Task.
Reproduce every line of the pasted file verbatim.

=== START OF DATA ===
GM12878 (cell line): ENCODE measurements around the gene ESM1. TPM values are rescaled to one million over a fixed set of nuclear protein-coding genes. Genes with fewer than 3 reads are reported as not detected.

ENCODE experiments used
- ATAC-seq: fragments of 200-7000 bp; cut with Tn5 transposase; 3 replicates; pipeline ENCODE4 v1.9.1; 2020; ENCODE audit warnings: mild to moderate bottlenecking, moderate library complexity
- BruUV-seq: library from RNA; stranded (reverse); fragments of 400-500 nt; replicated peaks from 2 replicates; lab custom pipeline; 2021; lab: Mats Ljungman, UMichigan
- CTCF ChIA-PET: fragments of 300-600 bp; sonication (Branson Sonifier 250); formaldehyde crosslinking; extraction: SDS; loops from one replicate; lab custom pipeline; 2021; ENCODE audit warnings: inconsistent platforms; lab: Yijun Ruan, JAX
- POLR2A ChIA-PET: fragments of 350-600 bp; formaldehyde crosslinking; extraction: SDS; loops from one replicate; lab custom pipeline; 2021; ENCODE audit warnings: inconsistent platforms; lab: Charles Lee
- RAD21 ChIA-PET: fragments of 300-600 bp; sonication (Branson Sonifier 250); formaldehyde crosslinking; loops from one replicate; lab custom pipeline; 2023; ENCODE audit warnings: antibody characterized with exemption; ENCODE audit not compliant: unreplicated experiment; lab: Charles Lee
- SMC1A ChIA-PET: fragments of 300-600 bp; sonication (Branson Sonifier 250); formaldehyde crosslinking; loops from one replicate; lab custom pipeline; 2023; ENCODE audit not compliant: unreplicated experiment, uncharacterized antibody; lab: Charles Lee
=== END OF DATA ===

GM12878 (cell line): ENCODE measurements around the gene ESM1. TPM values are rescaled to one million over a fixed set of nuclear protein-coding genes. Genes with fewer than 3 reads are reported as not detected.

ENCODE experiments used
- ATAC-seq: fragments of 200-7000 bp; cut with Tn5 transposase; 3 replicates; pipeline ENCODE4 v1.9.1; 2020; ENCODE audit warnings: mild to moderate bottlenecking, moderate library complexity
- BruUV-seq: library from RNA; stranded (reverse); fragments of 400-500 nt; replicated peaks from 2 replicates; lab custom pipeline; 2021; lab: Mats Ljungman, UMichigan
- CTCF ChIA-PET: fragments of 300-600 bp; sonication (Branson Sonifier 250); formaldehyde crosslinking; extraction: SDS; loops from one replicate; lab custom pipeline; 2021; ENCODE audit warnings: inconsistent platforms; lab: Yijun Ruan, JAX
- POLR2A ChIA-PET: fragments of 350-600 bp; formaldehyde crosslinking; extraction: SDS; loops from one replicate; lab custom pipeline; 2021; ENCODE audit warnings: inconsistent platforms; lab: Charles Lee
- RAD21 ChIA-PET: fragments of 300-600 bp; sonication (Branson Sonifier 250); formaldehyde crosslinking; loops from one replicate; lab custom pipeline; 2023; ENCODE audit warnings: antibody characterized with exemption; ENCODE audit not compliant: unreplicated experiment; lab: Charles Lee
- SMC1A ChIA-PET: fragments of 300-600 bp; sonication (Branson Sonifier 250); formaldehyde crosslinking; loops from one replicate; lab custom pipeline; 2023; ENCODE audit not compliant: unreplicated experiment, uncharacterized antibody; lab: Charles Lee